Sometimes the people closest are the ones most in denial. It is easier to believe you are nuts or incompetent, than to believe there is a serious problem. If he thinks his criticism of you can fix things, then it is an easy fix. But if he has to face the chance that something is really wrong - we'', he's the man of the house and can't fix it, a lot of men cannot handle that.

  4. Wiped Out

    Wiped Out Well-Known Member Staff Member

    Welcome P-nut! Glad you found our soft corner of the world (sorry you needed to). I remember my difficult child at that age-he was so similar. When you mentioned the part about not being able to leave her unattended for more than a few minutes I was brought back to when my difficult child was the same.

    I'm sorry you are dealing with a husband who is not on the same page. Any chance you could get him to read The Explosive Child? Is he ever able to go to any appts with you? My husband comes to most of the appts. for my difficult child which really helps.

    Please do not blame yourself! You definitely need to find some "me" time which I'm sure is easier said than done! For me it means exercising, reading, or maybe just vegging out in front of the t.v.

    Sending gentle hugs your way and again, welcome to our family.
  5. P-nut2004

    P-nut2004 New Member

    Thank you guys for the warm welcome, I have been reading other members posts and I am so happy to find that I am not alone.

    HaoZi- I have placed an order for The Explosive Child & Im looking forward to reading it, thank you for the suggestion. We do keep a lot of things locked up but it seems the list of things to lock away keeps growing, its very frustrating not to mention time consuming. I have tried talking to P-Dr about switching/ adjusting medications but she's very brief (we have 15 minute meetings once a month) and difficult to deal with. Perhaps its the P-Dr we need to adjust?

    Marg- I would be thrilled to switch places with husband. I am almost finished with 2 bachelors degrees, one in Criminal Justice & the other in Psychology, it has been a long hard road taking classes while dealing with difficult child and I have been out of school for 2 years now, trying to go back this fall. If I thought for a second he would go for it or could manage to do half the things I do every day, I would jump at the chance. Unfortunately I will most likely finish my degrees and do nothing with them for now because I cant work and care for difficult child and be a good housewife and mom to the other two girls, its just too much for me to juggle. I already know from past experience that me working will not make him feel obligated to do more either and while he is a 'fun dad' he is not so great at the actual parenting and has to have my constant input to handle normal daily routines.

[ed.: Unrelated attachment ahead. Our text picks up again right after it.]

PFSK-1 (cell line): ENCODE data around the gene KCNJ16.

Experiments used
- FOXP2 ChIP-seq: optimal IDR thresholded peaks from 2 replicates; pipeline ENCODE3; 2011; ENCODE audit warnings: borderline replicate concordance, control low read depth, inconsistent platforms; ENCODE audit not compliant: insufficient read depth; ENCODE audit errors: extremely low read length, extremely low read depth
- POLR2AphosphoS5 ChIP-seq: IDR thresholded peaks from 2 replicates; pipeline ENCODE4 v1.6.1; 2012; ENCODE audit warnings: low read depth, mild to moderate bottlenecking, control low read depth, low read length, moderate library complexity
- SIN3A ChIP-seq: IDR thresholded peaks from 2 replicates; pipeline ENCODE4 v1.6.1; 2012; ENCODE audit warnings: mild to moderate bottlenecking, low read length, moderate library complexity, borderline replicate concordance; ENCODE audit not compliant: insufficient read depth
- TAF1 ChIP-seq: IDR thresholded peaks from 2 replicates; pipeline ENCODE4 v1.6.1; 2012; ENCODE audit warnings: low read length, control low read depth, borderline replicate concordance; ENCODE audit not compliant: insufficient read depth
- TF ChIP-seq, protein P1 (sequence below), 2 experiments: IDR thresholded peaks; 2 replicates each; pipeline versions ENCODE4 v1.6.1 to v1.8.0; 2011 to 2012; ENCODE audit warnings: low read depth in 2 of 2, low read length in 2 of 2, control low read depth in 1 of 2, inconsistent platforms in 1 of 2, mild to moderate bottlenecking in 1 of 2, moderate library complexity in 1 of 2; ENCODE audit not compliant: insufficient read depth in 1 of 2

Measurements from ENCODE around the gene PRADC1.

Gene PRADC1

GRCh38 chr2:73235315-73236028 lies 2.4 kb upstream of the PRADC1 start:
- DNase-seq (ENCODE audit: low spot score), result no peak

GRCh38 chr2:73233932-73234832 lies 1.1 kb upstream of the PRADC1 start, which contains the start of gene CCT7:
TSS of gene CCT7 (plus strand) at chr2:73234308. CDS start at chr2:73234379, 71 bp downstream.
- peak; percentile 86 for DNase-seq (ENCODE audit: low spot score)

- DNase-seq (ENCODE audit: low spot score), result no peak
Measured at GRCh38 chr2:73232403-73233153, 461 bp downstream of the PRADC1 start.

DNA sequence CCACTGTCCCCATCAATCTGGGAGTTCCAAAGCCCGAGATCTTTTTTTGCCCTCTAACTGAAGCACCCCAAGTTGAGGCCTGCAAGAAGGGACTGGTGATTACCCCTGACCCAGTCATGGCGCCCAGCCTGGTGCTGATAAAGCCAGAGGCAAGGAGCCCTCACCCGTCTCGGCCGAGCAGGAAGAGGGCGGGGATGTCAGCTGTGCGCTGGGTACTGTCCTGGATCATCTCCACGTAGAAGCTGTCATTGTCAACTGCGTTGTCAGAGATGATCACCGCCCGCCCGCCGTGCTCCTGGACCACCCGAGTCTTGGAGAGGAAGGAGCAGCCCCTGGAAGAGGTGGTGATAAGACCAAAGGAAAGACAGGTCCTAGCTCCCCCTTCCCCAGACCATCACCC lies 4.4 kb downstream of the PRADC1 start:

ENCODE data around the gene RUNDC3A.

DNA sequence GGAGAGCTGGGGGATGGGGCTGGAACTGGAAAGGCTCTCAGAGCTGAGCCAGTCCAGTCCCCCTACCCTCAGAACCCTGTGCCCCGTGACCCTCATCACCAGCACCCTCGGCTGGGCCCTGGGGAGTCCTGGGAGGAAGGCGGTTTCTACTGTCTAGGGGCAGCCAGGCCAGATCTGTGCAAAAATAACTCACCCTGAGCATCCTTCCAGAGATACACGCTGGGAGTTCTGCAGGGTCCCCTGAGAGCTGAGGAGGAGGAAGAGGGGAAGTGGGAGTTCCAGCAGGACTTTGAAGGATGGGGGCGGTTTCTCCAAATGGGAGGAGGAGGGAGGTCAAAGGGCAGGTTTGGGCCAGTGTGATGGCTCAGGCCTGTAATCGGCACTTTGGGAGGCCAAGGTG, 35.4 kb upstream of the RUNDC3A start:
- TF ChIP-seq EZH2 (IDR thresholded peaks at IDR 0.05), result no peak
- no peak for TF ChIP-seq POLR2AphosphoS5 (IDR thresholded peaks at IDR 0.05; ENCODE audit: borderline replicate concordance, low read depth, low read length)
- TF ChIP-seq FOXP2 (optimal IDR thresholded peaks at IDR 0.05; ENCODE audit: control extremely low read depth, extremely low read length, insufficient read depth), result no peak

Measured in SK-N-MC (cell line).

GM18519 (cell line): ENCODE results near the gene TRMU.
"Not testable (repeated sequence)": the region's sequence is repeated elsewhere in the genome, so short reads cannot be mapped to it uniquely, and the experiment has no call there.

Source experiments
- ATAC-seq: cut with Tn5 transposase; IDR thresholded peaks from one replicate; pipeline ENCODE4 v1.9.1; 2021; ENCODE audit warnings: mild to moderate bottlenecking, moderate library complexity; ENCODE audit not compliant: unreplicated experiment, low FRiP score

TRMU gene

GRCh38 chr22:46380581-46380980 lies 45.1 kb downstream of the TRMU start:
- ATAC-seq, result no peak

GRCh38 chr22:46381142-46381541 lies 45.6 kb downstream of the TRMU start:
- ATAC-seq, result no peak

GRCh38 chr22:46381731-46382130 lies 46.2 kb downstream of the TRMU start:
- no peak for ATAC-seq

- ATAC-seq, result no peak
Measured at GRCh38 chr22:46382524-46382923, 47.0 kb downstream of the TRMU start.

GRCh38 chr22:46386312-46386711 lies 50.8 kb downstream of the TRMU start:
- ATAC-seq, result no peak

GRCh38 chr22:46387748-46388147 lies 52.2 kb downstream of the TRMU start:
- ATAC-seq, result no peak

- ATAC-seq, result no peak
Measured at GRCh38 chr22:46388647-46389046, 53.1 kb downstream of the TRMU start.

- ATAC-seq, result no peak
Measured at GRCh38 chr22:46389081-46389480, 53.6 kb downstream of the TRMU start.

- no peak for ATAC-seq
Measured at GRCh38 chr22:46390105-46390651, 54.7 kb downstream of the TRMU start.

Sharon- husband does not read anything but car magazines LoL he claims to be unable to 'absorb anything he reads' and therefor will not try. He does occasionally come with me to p-dr & therapist but seems to think they should be able to give him a formula to fix everything. He didn't want to put difficult child on medications to begin with and now that the medications seem to be doing very little he thinks this has proven his point. He does accept difficult children diagnosis to some extent because I made a point of going to the best place in our area for a full panel of neurological & behavioral analysis. However, he thinks if we can just 'figure out how to deal with her' she will be ok. As for 'me time' I am just now learning (thanks to group therapy for PTSD) to make some time for myself & haven't yet mastered not feeling guilty about it. Right now this is my me time LoL and so far it seems to have lightened my mood today to finally find other parents who are dealing with difficult children of their own.
    Thank you all again for the welcome and the advice!
  6. exhausted

    exhausted Active Member

    Welcome and I hope you continue to find this place relaxing. I do as well-I tend to come more when I'm stressed to find inspiration and calm.